posted on Jan, 1 2009 @ 09:17 AM
Occam's Razor. All things considered, the simplest answer is probably the best. Well first, Occams Razor can be wrong. Strange and abnormal things
can happen. However, I will say it could indeed exist here but for one issue.
Looking at the possibilities of this argument you posted.
1. We don't have nuclear weapons ((or at least haven't used them))
2. We do have them as argued by the remainder of members here
Ok so let's look at the balance sheet here.
In order for your idea to be right, the simplest answer must be true.
Option 1 (no nukes or haven't been used or tested). In order for this to be true the governement or the USA, Japan, eyewitnesses, 200,000 dead, the
pictures, the videos, the documents, the workers like myself, the military and the several other countries who claim this power have all conspired.
Option 2 (nukes exist). In order for this to be true, we made nukes, we used them in tests, we dropped two on Japan, and we have tested hundreds all
without conspiracy and locking in several hundred thousand people into a lie or deception.
You aks me which is the simpler answer? 2...by a long shot
Now then...Murphy's Law. Anything that can go wrong will go wrong. Also not an absolute. I could be caught in a tractor combine and have my head
ripped off. Hasn't happened yet but I can play this one as well.
1958 - A B-47 bomber with one nuclear weapon in strike configuration was making a simulated takeoff during an exercise when the left rear wheel
casting failed, causing the tail to strike the runway and rupturing the fuel tank. The aircraft caught fire and burned for seven hours. Although the
weapon's high explosives did not detonate, there was some contamination in the area immediately surrounding the crash. Following the accident,
exercise alerts were temporarily suspended.
1958 - A B-47 bomber experiencing engine trouble during takeoff jettisoned two full 1,700 gallon fuel tanks from an altitude of 8,000 feet, which
missed a designated safe impact area and exploded 65 feet behind a parked B-47 loaded with nuclear weapons. The resulting fire burned for 16 hours and
caused the high explosives package of at least one weapon to explode. The explosion released radioactive material, including powdered uranium and
plutonium oxides, at least 10 to 20 grams of which were found off base. An adjacent hangar was also severely damaged, and other planes nearby had to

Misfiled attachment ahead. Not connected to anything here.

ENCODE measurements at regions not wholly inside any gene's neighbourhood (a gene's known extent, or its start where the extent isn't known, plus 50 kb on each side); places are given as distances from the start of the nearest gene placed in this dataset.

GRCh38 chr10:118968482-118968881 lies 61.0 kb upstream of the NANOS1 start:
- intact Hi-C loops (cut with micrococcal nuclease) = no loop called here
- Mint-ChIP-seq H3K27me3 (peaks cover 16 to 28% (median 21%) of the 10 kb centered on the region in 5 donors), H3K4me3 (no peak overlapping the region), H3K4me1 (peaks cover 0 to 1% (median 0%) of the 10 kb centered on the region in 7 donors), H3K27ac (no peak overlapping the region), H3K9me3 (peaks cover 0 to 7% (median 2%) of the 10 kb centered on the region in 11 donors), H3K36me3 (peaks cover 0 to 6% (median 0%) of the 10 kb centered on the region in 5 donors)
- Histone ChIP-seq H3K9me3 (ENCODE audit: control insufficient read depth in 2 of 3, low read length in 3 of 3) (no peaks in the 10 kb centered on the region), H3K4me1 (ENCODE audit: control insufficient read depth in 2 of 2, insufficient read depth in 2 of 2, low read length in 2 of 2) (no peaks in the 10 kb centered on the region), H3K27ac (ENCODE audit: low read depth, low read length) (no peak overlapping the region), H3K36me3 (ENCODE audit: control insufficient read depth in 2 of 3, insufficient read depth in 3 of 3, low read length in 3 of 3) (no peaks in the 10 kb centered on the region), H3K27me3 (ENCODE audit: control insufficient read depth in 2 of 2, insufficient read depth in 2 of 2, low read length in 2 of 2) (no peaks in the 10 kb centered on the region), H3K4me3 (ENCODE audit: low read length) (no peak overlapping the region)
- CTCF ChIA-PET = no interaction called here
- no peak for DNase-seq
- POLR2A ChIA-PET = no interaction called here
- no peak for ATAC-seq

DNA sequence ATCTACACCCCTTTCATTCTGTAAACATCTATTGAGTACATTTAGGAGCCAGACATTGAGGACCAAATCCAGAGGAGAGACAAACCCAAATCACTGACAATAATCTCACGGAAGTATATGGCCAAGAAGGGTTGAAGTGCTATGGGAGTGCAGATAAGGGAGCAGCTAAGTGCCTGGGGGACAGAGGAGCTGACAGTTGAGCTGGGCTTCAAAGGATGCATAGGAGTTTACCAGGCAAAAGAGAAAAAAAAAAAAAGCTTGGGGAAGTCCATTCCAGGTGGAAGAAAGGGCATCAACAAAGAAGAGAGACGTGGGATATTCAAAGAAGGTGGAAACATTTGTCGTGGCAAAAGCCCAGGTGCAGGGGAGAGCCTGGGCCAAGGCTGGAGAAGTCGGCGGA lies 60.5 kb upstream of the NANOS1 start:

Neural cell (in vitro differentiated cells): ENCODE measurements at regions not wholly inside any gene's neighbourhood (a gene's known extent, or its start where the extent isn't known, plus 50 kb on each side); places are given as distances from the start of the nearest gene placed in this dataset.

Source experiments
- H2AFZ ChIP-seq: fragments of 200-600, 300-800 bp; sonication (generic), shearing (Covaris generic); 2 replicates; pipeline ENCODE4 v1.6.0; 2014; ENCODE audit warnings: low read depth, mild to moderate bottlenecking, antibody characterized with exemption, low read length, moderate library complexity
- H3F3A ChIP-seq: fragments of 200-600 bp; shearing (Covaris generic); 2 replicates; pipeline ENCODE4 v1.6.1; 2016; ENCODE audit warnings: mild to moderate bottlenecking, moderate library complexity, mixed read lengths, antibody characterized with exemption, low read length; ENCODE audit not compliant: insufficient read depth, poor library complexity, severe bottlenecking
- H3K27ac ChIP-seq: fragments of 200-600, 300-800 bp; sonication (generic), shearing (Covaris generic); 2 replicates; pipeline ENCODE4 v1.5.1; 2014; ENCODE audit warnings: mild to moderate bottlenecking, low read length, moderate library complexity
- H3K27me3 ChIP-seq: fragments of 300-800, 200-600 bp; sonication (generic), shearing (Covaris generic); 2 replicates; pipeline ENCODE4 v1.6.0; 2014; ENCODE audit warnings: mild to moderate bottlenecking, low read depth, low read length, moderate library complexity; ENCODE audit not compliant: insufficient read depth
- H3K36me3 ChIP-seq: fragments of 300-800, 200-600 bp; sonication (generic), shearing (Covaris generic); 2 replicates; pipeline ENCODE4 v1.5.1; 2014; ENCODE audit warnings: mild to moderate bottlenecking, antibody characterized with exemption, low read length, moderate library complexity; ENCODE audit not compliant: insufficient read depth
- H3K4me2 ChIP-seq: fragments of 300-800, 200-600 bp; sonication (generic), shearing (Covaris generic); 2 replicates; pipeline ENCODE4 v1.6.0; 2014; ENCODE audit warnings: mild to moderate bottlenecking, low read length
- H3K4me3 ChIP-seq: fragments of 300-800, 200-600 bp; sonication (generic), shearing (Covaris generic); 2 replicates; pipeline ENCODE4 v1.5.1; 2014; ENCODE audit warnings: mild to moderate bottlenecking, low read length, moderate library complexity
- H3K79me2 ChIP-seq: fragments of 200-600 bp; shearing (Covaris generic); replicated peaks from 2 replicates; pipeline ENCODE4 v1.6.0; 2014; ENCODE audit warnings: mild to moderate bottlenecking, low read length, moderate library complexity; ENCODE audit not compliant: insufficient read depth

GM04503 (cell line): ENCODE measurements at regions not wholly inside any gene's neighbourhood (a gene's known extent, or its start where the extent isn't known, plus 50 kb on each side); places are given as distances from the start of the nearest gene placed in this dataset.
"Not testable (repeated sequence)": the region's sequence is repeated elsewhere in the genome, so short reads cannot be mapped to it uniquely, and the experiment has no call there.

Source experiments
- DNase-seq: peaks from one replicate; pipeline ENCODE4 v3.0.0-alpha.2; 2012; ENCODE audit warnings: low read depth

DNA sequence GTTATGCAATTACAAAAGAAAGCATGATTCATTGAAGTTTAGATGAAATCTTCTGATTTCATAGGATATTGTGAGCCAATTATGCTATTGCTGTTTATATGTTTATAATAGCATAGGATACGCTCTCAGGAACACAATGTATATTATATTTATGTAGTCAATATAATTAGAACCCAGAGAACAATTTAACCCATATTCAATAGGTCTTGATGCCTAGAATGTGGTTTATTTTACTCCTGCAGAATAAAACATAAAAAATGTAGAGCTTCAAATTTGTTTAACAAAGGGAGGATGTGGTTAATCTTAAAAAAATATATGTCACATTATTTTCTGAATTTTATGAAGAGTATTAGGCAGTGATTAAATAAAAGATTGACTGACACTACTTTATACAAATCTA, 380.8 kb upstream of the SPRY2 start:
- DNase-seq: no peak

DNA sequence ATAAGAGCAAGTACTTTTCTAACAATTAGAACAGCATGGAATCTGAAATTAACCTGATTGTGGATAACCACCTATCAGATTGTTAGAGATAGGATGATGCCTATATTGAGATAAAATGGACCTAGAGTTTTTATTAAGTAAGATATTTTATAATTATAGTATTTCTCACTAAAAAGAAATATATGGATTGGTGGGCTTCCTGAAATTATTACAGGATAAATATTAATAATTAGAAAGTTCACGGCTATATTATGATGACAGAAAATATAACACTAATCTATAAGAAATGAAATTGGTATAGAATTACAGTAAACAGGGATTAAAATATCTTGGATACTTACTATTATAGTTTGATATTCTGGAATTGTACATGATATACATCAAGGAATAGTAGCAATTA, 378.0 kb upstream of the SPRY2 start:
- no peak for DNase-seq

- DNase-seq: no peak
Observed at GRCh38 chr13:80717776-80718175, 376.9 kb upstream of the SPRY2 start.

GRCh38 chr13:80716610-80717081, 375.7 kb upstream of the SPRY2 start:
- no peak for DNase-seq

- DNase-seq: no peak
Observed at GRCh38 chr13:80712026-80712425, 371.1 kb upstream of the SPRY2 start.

be hosed down to prevent their ignition by the intense heat fueled by the jet propellant and magnesium in the B-47. The fire killed two people,
injured eight others, and destroyed the bomber.
1960 - A BOMARC* air defense missile being stored in a ready state that permitted its launch in two minutes was destroyed after a high pressure helium
tank exploded and ruptured the missile's fuel tanks. Although the warhead was also destroyed by the fire, the safety devices acted properly and
prevented the weapon's high explosives from detonating. A New York Times article described a near nuclear disaster, noting that the missile "melted
under an intense blaze fed by its 100-pound detonator TNT...The atomic warhead apparently dropped into the molten mass that was left of the missile,
which burned for forty-five minutes." The ensuing radiation "had been caused when thoriated magnesium metal which forms part of the weapon, caught
fire." The Pentagon report said that only the area immediately beneath the weapon and an adjacent elongated area approximately 100 feet long were
contaminated by water runoff from fighting the fire.
1963 - While three employees were dismantling the high explosive (HE) components of a nuclear bomb, they began burning spontaneously, triggering a
large blast involving 120 pounds of HE. The explosion caused little contamination.
1980 - Fuel vapors from a Titan II intercontinental ballistic missile (ICBM) exploded in the missile's silo, blowing off the 740-ton silo door of
reinforced concrete and steel and catapulting the missile's nuclear warhead 600 feet. The accident occurred when an Air Force repairman dropped a
heavy wrench socket that struck the missile, causing a leak in the missile's pressurized fuel tank. The fuel caught fire and exploded approximately 8
½ hours later, killing one person and injuring twenty-one others. The missile's reentry vehicle, which contained a nuclear warhead, was recovered
1984 - Warren Air Force Base in Cheyenne, Wyoming, recorded a message that one of its Minuteman III intercontinental ballistic missiles was about to
launch from its silo due to a computer malfunction. To prevent the possible launch, an armored car was parked on top of the silo.
Yep...accidents and malfunctions never occur.
Sorry...doesn't work for me